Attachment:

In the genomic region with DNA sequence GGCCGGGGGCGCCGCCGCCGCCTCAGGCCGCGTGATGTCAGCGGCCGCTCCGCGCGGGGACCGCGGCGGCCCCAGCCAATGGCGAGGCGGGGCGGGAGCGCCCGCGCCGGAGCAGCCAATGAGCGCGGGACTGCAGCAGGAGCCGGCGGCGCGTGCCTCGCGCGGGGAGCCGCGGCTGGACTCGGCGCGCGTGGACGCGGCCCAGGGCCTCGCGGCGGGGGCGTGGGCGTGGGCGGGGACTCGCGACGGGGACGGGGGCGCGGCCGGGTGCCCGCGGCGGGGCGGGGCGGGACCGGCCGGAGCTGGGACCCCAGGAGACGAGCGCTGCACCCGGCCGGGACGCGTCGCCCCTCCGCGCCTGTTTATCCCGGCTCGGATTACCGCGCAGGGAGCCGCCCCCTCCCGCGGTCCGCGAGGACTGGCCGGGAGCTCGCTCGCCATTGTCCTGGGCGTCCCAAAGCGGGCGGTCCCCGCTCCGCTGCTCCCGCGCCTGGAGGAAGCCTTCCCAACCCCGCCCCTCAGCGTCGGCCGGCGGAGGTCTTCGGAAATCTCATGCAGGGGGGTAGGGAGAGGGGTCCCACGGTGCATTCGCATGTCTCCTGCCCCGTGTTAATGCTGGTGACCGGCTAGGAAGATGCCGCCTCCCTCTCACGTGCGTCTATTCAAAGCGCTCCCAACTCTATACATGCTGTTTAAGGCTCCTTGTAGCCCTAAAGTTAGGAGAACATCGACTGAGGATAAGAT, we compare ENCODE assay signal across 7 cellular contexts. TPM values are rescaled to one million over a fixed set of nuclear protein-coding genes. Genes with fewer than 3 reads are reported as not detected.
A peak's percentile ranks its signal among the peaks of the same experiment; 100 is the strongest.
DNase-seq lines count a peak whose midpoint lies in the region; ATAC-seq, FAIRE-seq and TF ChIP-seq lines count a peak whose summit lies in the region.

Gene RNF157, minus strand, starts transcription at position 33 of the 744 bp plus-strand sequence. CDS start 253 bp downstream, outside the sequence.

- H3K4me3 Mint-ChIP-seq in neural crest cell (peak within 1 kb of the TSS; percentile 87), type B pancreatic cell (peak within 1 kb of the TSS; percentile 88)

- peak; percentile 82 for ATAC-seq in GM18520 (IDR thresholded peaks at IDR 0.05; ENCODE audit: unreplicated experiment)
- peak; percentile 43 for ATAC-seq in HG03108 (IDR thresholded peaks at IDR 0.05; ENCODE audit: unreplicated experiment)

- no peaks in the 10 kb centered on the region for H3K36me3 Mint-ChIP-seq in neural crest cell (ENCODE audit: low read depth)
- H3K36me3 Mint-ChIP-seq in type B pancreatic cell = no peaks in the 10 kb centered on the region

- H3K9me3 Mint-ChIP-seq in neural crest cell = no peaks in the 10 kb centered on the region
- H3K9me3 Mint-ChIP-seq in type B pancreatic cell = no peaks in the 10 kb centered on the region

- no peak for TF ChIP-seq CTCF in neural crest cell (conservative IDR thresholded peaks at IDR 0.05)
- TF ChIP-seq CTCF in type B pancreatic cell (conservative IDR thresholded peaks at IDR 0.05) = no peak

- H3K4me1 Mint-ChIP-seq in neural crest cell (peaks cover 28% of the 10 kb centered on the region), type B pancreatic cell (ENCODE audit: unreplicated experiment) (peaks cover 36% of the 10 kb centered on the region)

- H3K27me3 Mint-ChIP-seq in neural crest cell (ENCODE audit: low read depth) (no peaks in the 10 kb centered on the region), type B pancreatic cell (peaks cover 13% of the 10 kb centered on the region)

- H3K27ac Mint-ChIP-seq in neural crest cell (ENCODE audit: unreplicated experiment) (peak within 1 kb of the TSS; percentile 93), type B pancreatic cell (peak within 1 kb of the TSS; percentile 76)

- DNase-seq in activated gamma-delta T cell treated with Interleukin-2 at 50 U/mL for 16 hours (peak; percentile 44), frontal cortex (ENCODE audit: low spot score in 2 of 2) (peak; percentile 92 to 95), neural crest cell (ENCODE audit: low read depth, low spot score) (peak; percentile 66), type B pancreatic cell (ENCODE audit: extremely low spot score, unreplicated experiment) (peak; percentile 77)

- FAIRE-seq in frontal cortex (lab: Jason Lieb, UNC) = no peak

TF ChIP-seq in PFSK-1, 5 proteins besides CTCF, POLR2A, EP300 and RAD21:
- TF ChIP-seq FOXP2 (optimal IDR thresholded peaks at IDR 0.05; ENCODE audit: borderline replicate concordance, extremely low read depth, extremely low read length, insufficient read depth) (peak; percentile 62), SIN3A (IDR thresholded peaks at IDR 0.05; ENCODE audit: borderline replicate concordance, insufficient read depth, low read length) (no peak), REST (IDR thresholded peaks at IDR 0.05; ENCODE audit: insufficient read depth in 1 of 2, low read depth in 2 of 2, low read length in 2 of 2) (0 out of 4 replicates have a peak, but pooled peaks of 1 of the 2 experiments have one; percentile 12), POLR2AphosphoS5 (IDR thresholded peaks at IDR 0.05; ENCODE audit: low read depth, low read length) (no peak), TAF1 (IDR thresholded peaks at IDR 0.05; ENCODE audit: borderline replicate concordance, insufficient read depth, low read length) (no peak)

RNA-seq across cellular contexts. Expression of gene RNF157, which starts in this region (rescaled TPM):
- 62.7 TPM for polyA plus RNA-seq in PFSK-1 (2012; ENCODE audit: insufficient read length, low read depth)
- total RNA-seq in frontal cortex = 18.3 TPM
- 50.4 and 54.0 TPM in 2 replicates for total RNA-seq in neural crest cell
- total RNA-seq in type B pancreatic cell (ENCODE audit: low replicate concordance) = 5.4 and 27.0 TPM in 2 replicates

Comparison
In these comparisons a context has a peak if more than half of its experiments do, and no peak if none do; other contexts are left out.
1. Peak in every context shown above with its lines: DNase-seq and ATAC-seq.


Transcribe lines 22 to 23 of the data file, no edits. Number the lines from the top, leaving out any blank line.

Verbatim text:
- 62.7 TPM for polyA plus RNA-seq in PFSK-1 (2012; ENCODE audit: insufficient read length, low read depth)
- total RNA-seq in frontal cortex = 18.3 TPM